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Alberta drug overdoses increasing in shelters, addiction centres: health workers

Last Updated Mar 17, 2022 at 3:36 pm MDT

FILE - A naloxone anti-overdose kit is shown in Vancouver, Friday, Feb. 10, 2017. (THE CANADIAN PRESS/Jonathan Hayward)

Front-line healthcare workers say drug overdoses are spiking in Alberta.

They say fatal and non-fatal overdoses are increasing in homeless shelters, addiction treatment facilities and on city streets.

Studies suggest between 40 and 60 per cent of people exiting these settings return to drug use.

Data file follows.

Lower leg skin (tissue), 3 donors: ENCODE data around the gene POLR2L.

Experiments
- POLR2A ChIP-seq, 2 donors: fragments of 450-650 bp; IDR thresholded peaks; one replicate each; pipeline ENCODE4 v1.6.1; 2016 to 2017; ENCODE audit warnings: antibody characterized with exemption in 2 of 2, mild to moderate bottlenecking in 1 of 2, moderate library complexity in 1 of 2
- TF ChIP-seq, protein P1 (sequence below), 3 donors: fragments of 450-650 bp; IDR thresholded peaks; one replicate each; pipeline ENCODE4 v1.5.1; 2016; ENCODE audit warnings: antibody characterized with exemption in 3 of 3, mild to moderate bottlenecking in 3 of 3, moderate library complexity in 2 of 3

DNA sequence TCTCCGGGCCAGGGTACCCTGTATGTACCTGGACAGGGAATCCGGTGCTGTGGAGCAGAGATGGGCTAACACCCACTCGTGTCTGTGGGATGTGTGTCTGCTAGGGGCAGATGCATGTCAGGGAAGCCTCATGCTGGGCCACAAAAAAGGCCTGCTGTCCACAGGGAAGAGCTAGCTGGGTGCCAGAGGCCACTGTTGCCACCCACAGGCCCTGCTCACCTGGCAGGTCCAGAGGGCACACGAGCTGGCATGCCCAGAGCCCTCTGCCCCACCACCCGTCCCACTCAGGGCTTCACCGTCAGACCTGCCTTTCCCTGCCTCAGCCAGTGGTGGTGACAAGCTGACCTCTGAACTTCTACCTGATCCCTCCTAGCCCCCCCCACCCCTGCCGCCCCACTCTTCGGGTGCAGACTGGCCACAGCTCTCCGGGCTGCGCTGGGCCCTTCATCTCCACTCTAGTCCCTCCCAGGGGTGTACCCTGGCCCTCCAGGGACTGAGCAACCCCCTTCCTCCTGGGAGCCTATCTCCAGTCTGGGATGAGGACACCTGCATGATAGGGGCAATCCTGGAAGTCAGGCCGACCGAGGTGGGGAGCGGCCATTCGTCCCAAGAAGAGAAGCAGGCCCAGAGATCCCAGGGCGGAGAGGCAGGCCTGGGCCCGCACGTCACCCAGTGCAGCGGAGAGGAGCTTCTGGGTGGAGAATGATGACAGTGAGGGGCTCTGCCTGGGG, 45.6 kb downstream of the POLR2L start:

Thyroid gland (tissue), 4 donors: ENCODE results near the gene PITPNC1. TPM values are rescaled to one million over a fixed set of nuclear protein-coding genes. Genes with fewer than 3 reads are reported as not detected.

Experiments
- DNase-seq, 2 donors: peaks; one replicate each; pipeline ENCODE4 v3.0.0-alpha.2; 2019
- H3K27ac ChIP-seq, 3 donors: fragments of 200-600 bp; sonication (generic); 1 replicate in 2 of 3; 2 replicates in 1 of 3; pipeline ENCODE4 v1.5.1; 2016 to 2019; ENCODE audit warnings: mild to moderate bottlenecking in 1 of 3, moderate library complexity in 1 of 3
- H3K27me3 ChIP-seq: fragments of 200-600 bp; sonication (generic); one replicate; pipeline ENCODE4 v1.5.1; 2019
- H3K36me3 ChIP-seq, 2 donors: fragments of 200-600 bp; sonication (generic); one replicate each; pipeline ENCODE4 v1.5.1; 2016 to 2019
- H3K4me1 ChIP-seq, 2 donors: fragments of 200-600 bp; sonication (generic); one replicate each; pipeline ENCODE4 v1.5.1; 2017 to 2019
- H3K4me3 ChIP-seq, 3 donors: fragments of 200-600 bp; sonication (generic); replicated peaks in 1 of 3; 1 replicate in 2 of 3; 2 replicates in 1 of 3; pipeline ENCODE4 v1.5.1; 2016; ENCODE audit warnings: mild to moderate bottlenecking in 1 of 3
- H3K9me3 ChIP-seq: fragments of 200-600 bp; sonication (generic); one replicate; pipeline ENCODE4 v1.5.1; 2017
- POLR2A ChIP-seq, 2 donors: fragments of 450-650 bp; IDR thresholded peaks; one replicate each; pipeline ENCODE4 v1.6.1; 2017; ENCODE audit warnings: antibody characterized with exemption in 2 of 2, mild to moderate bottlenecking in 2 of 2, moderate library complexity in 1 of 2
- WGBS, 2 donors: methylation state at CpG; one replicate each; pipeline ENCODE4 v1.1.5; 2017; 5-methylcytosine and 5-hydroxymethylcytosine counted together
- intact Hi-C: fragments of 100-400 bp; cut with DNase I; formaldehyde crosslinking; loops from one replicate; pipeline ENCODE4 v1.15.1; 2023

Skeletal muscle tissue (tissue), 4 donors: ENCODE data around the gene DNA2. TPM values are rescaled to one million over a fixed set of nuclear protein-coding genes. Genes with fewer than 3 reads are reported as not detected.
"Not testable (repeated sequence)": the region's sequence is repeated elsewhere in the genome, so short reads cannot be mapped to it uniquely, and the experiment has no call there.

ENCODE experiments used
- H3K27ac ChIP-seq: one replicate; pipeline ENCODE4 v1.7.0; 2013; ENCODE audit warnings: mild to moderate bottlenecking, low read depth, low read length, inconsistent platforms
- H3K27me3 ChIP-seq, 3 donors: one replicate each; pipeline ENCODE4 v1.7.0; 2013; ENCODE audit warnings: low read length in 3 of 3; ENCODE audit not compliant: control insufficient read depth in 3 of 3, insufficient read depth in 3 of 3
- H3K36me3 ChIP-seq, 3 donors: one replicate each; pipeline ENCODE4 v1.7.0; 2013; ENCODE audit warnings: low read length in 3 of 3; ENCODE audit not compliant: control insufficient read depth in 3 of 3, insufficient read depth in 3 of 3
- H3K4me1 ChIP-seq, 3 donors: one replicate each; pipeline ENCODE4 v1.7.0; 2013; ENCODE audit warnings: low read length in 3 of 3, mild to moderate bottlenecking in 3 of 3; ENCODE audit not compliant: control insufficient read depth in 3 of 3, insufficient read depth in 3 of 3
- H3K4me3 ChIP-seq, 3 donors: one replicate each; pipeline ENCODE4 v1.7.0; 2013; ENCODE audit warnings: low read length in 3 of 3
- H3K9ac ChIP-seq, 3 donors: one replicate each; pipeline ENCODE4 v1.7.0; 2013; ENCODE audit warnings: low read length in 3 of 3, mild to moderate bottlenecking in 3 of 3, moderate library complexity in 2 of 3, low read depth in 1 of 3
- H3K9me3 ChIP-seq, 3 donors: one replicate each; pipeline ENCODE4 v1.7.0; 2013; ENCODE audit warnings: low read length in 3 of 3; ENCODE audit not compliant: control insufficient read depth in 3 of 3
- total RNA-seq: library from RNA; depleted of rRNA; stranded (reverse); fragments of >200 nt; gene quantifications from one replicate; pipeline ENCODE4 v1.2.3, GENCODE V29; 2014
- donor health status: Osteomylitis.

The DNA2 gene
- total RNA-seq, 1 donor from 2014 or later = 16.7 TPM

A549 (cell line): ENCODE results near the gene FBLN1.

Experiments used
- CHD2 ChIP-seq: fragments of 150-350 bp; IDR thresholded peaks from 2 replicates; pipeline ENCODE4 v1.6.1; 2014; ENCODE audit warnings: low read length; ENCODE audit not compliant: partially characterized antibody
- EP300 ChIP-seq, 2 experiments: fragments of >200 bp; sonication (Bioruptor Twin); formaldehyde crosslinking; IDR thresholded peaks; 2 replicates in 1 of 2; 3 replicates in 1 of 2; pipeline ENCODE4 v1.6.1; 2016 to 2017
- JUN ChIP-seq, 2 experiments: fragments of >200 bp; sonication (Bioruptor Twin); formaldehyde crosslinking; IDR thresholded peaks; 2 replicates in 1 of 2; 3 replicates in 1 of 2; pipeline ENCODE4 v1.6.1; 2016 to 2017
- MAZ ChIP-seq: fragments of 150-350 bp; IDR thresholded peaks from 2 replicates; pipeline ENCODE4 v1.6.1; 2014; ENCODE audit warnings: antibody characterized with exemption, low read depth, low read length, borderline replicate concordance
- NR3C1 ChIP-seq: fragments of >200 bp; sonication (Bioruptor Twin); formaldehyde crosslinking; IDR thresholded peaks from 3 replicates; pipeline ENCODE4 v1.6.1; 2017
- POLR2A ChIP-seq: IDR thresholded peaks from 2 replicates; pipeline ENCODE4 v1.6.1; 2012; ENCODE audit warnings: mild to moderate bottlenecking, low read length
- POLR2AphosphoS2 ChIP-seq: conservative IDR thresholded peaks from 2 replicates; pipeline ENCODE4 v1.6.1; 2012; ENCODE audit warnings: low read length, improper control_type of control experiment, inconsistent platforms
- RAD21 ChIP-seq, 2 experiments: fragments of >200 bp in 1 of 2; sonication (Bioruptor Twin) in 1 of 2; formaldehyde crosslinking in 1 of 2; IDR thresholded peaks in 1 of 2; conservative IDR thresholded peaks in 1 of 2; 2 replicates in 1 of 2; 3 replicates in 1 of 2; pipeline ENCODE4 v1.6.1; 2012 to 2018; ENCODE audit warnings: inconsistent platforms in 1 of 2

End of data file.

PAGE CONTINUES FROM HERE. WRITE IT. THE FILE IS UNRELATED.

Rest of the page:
Physician Bonnie Larson, who works with vulnerable people, says the risk is great for individuals after attending inpatient treatment.

She says a toxic drug supply, changes to social supports, decreased tolerance and pressure to abstain from using substances also increase the likelihood of injury or death.

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Addictions specialist Dr. Monty Ghosh says most treatment agencies now offer opioid agonist therapy to reduce risk.

Data for Alberta shows overdose deaths hit record highs during the COVID-19 pandemic.

There is no indication the trend will shift.

Calgary outreach nurse Rachael Edwards says the crisis has also grown worse for individuals sleeping rough or in shelters.

Edwards says she has responded to more overdoses recently than in her entire 14-year career.